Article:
BOX 7-1
Major Proposals Made by Individual Speakers

•    Eliminate laboratory developed tests and have all genomic diagnostic tests undergo FDA review and approval. (Hayes)

•    Base FDA approval on analytical validity and clinical utility, not clinical validity and intended use. (Hayes)

•    Consolidate the review of all oncologic products within a single FDA office. (Hayes)

•    Base reimbursement on the value of a genomic diagnostic test to patients, payers, and society. (Hayes)

•    Clarify the regulatory and reimbursement pathways for genomic test development. (Siegel)

•    Preserve physician discretion in ordering, interpreting, and delivering diagnostics, therapies, and other forms of care. (Conti)

•    Ensure that agency decision making is transparent, with rulemaking by notice and comment rather than through guidelines. (Conti)

•    Standardize the validation of protocols and enhance quality control to improve the efficiency of test development. (van ‘t Veer)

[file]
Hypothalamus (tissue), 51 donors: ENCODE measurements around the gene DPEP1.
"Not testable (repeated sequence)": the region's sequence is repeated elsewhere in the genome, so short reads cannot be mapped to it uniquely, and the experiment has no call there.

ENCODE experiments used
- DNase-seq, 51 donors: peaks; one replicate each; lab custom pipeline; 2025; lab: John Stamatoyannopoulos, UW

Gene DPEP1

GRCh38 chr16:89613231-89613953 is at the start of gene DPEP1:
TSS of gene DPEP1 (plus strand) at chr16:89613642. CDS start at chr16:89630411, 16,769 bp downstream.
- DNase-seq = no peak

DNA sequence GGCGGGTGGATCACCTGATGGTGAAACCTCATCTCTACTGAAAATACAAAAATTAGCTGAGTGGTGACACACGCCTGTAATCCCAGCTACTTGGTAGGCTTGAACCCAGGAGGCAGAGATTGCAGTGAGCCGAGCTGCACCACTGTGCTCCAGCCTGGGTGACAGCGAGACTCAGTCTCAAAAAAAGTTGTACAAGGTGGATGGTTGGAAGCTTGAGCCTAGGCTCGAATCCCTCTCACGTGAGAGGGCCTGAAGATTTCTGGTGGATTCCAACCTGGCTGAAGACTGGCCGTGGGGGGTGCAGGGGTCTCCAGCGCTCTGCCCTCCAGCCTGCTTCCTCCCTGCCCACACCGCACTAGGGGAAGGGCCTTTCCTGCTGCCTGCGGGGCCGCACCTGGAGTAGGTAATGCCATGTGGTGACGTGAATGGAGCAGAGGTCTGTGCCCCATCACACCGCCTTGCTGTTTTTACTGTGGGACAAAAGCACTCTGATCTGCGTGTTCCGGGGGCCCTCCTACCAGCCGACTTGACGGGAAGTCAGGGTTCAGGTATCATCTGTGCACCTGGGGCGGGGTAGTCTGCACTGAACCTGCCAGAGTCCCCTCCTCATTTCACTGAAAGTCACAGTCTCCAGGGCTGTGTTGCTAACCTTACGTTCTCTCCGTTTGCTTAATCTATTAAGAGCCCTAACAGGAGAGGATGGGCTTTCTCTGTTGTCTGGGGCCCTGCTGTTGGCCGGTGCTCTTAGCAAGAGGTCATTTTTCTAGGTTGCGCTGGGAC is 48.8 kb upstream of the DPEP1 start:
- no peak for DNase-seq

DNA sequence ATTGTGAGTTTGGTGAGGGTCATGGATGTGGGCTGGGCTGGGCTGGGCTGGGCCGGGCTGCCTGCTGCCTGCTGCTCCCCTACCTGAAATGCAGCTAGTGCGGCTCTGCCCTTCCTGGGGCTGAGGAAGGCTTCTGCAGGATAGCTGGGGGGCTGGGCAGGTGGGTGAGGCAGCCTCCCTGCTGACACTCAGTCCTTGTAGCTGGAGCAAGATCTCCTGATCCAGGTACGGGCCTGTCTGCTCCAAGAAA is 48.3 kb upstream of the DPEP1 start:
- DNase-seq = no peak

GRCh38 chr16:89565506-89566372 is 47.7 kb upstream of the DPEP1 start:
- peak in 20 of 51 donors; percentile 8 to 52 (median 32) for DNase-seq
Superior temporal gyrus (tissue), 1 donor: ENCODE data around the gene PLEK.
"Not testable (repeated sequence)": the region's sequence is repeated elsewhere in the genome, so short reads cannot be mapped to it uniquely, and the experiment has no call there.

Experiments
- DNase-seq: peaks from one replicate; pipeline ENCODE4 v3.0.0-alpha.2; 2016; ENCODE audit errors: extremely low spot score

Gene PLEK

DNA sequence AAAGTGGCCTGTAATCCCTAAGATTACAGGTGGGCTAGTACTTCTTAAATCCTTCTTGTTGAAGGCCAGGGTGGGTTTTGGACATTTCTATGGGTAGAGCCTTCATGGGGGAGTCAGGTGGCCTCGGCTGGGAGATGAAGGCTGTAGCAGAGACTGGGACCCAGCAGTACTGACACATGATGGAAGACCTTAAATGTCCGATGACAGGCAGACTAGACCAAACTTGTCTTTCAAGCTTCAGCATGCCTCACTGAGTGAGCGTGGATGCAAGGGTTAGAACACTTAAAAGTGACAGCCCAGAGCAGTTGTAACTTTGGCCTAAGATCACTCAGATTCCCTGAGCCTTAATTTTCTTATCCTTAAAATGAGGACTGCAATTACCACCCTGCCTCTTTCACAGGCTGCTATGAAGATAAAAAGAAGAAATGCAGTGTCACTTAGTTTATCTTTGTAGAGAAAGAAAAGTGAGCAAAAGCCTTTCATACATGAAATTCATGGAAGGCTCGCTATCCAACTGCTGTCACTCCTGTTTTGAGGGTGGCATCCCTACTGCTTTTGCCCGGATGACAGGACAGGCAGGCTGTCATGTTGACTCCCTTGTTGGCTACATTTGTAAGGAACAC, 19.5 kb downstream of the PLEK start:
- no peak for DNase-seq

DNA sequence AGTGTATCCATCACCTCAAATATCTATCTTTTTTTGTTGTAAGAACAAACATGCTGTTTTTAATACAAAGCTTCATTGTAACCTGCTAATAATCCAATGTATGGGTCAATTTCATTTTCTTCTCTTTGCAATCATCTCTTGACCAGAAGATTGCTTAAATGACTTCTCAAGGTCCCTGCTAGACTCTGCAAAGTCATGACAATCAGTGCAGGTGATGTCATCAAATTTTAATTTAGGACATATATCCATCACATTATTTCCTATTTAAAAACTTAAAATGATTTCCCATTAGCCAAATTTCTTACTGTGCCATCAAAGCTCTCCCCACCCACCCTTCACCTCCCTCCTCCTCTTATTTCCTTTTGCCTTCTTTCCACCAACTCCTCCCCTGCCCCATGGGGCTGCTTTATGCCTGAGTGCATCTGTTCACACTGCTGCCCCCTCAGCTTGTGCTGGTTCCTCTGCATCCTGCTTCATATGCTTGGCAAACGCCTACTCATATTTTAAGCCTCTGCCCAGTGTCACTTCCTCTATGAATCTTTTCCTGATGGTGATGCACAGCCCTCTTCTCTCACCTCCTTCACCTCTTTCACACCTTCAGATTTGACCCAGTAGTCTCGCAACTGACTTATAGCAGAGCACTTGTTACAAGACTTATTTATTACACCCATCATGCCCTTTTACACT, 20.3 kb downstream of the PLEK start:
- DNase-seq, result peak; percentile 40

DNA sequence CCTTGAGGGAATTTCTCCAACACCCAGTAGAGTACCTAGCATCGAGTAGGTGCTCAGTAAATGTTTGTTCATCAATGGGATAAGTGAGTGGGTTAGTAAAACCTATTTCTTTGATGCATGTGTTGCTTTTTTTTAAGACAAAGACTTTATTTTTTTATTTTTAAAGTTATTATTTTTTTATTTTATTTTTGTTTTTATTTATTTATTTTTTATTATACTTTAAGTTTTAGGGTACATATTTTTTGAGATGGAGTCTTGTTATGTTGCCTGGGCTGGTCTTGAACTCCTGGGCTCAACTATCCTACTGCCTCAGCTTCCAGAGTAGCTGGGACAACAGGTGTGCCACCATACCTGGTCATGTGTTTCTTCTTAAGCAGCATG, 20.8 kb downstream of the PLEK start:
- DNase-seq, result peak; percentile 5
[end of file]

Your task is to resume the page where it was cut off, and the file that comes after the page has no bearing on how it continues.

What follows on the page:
•    Provide guidance for IRBs on how to review genomic tests. (van ‘t Veer)

•    Provide opportunities and incentives for guidelines committees and regulatory bodies to harmonize their definitions of clinical utility. (van ‘t Veer)

•    Reform reimbursement to recognize the value of diagnostic tests, their impact on health care, and the resources needed to develop and validate tests. (Enns)

•    Establish reliable and accurate performance standards for new genomic tests.(Enns)

of the possible and promising tests can be developed, so the system should enable more to be developed, not fewer.

With regard to the distinction between CLIA-regulated tests and FDA-approved tests, Shak said that “the devil is in the details.” Either route could yield regulation that is fit for purpose. In that respect, looking at the purpose of a test and then deciding on the proper kind of regulation may be more appropriate than the opposite.

Leonard said that it may be inaccurate to contrast an FDA path with an LDT path because there are many different LDT paths. For example, the path is much different in academia than in industry. “Maybe we need to start talking about different LDT pathways and think about the benefits of each.” van ‘t Veer agreed and also observed that the complexity of tests varies greatly. Some require many levels of analysis, data integration, and bioinformatics, while others are relatively simple molecular tests. In addi-



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